Association between white rice intake and risk factors of cardiovascular diseases remained uncertain. Most of the previous published studies have been done in western countries with different lifestyles, and scant data are available from the Middle East region, including Iran. This cross-sectional study was conducted in the structure of Isfahan Healthy Heart Program (IHHP) to assess the association between white rice consumption and risk factors of cardiovascular diseases. In the present study, 3,006 men were included from three counties of Isfahan, Najafabad, and Arak by multistage cluster random-sampling method. Dietary intake was assessed with a 49-item food frequency questionnaire (FFQ). Laboratory assessment was done in a standardized central laboratory. Outcome variables were fasting blood glucose, serum lipid levels, and anthropometric variables. Socioeconomic and demographic data, physical activity, and body mass index (BMI) were considered covariates and were adjusted in analysis. In this study, Student's t-test, chi-square test, and logistic regression were used for statistical analyses. Means of BMI among those subjects who consumed white rice less than 7 times per week and people who consumed 7-14 times per week were almost similar—24.8±4.3 vs 24.5±4.7 kg/m2. There was no significant association between white rice consumption and risk factors of cardiovascular diseases, such as fasting blood sugar and serum lipid profiles. Although whole grain consumption has undeniable effect on preventing cardiovascular disease risk, white rice consumption was not associated with cardiovascular risks among Iranian men in the present study. Further prospective studies with a semi-quantitative FFQ or dietary record questionnaire, representing type and portion-size of rice intake as well as cooking methods and other foods consumed with rice that affect glycaemic index (GI) of rice, are required to support our finding and to illustrate the probable mechanism.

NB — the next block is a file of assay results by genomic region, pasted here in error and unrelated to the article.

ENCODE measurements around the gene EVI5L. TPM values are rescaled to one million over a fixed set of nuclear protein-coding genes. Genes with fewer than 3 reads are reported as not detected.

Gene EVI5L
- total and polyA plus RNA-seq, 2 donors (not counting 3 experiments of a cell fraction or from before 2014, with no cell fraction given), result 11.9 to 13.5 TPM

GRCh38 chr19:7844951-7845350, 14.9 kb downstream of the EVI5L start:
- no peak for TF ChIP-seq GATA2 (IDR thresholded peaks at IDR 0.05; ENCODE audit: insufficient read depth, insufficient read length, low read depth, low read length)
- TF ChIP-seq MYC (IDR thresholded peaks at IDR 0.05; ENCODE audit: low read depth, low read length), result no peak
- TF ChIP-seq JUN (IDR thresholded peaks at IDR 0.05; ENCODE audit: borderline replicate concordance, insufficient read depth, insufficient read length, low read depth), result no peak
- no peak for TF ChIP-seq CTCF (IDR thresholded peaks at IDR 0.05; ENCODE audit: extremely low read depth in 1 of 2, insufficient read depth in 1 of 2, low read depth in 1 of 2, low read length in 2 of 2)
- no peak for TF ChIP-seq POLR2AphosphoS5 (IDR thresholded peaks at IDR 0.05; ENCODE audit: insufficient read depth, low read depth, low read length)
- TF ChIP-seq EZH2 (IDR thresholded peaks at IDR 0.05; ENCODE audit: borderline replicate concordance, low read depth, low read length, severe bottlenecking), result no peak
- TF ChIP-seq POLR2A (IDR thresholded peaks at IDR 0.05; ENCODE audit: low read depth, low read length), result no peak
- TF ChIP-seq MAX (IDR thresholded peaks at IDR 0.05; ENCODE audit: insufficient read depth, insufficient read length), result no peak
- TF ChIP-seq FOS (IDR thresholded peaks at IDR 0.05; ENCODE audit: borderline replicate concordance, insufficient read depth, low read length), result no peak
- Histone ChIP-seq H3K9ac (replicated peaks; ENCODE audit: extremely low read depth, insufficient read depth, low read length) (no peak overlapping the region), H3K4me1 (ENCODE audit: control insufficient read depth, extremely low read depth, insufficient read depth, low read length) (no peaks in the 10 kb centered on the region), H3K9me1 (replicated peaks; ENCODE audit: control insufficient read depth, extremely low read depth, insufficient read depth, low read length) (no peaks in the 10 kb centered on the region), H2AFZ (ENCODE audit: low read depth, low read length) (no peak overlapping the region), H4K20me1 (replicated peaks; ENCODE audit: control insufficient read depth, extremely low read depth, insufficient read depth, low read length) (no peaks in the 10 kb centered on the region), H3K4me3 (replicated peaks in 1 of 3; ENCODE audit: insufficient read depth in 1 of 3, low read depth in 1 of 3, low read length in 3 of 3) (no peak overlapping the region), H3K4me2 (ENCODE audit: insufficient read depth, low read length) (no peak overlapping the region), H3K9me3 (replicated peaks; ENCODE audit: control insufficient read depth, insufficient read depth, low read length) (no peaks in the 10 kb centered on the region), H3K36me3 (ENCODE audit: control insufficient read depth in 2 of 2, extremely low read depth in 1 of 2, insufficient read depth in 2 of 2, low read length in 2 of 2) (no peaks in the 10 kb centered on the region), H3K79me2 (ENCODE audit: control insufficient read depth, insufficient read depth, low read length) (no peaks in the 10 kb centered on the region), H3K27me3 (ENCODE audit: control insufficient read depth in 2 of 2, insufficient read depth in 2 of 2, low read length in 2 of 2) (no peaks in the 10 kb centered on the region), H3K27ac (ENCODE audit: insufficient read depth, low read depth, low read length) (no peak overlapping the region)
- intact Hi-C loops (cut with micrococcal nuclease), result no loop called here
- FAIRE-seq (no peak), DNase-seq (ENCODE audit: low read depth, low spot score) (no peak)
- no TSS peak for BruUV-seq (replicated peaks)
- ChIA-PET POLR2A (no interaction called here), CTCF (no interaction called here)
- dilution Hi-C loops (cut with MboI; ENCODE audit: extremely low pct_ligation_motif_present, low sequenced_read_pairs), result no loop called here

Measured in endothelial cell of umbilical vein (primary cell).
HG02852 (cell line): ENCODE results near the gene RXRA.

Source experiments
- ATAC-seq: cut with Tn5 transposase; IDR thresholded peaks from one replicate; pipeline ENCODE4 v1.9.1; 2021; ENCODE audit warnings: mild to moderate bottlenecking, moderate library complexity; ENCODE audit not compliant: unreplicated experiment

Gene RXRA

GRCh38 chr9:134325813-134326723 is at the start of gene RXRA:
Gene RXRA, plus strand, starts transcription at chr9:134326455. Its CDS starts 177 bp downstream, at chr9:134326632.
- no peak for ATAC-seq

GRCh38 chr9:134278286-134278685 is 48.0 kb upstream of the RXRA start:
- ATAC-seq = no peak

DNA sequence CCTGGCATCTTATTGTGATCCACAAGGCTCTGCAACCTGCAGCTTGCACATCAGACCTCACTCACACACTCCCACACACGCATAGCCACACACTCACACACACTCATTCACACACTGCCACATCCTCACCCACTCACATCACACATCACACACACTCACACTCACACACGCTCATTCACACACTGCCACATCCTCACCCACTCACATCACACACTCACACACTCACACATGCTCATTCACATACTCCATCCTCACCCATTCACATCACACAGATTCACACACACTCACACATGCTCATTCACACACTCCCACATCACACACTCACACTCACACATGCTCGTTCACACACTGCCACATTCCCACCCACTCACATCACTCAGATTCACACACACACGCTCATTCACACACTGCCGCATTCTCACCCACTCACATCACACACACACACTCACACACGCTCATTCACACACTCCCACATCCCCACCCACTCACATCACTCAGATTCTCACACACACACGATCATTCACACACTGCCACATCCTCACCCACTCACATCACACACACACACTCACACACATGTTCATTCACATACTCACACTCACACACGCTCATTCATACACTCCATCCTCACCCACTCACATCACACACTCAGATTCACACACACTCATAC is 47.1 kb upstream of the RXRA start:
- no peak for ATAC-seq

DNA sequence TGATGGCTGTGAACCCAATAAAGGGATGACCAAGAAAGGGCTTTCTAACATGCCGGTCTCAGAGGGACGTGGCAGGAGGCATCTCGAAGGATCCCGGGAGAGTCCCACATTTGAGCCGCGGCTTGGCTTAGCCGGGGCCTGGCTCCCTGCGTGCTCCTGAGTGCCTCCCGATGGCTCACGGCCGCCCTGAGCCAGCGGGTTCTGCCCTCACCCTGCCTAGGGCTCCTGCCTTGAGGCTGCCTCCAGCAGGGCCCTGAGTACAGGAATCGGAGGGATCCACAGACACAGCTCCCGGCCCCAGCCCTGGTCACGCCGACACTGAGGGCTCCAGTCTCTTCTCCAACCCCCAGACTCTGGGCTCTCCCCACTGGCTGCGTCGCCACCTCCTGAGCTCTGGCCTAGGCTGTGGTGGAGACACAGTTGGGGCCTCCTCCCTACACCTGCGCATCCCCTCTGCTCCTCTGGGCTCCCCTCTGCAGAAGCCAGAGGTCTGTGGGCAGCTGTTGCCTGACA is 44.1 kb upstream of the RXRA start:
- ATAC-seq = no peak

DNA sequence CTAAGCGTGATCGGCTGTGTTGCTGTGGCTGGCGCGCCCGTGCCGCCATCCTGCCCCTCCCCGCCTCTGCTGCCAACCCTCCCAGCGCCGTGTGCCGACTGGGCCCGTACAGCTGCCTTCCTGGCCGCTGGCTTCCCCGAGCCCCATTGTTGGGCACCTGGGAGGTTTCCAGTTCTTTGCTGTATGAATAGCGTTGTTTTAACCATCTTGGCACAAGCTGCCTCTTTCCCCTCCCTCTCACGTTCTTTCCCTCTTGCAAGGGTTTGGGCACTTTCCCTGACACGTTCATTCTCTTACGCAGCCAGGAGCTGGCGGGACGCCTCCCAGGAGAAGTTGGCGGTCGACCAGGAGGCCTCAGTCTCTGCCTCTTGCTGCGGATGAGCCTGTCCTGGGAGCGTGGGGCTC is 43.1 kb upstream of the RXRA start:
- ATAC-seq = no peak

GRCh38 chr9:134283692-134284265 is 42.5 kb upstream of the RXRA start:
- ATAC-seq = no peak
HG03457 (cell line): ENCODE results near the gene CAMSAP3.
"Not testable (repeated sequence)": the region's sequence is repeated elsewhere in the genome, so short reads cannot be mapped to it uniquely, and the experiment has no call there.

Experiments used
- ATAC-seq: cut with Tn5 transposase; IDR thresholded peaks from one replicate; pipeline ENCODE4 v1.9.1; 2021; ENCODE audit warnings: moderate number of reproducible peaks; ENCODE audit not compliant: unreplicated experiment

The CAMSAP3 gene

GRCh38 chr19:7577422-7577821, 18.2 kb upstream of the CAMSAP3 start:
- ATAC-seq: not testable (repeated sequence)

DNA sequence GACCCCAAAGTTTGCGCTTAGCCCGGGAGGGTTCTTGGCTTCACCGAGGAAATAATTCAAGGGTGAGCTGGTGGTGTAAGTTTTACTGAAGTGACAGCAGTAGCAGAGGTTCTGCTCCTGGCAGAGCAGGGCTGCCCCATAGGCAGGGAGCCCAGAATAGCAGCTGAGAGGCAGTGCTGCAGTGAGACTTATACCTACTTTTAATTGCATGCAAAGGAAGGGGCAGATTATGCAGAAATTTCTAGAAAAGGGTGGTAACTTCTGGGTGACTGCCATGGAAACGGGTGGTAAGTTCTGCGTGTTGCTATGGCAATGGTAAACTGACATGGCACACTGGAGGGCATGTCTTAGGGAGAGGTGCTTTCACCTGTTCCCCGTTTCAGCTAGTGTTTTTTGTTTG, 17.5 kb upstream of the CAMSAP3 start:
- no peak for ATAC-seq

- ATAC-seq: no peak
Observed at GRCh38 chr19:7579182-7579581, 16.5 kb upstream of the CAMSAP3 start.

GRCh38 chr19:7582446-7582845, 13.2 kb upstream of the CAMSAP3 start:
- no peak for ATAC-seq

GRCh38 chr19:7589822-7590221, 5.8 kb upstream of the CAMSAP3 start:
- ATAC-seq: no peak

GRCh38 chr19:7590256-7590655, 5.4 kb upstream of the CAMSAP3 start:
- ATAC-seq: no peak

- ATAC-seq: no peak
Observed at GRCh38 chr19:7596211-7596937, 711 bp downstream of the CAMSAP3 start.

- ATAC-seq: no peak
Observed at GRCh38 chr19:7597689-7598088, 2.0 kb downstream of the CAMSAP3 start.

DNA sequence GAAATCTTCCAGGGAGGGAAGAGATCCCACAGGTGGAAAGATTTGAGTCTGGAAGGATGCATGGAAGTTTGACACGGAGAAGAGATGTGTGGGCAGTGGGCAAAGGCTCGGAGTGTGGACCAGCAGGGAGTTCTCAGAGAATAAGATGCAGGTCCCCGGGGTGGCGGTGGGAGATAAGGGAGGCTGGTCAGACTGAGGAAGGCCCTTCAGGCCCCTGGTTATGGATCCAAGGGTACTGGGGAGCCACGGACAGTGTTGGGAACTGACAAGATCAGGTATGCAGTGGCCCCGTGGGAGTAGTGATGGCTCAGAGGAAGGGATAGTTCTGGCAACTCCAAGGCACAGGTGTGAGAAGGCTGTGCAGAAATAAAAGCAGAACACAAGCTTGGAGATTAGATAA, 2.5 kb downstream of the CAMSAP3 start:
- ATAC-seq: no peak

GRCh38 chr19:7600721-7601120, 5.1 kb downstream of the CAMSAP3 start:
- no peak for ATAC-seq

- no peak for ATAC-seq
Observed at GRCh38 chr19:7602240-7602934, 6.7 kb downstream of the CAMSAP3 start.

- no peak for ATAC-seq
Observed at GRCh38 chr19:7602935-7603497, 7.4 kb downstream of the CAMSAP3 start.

PMCID: PMC3702347  PMID: 23930344
Cardiovascular diseases; Diet; Risk factors; White rice; Iran
5.  Socioeconomic Disparities and Smoking Habits in Metabolic Syndrome: Evidence from Isfahan Healthy Heart Program 
Background
The metabolic syndrome (Mets) consists of major clustering of cardiovascular disease (CVD) risk factors. This study determines the association of socioeconomic determinants and smoking behavior in a population-based sample of Iranians with Mets.
Methods
This cross-sectional survey comprised 12600 randomly selected men and women aged ≥ 19 years living in three counties in central part of Iran. They participated in the baseline survey of a community-based program for CVD prevention entitled” Isfahan Healthy Heart Program” in 2000-2001. Subjects with Mets were selected based on NCEP- ATPIII criteria. Demographic data, medical history, lifestyle, smoking habits, physical examination, blood pressure, obesity indices and serum lipids were determined.
Results
The mean age of subjects with Mets was significantly higher. The mean age of smokers in both groups was higher than non-smokers but with lower WC and WHR. Marital status, age and residency were not significantly different in smokers with Mets and non-smokers with Mets. Smoking was more common in the middle educational group in the income category of Quartile 1-3. Mets was significantly related to age, sex and education. Middle-aged and elderly smokers were at approximately 4-5 times higher risk among Mets subjects. Low education decreased the risk of Mets by 0.48; similarly in non-smokers, 6-12 years of education decreased the risk of Mets by 0.72.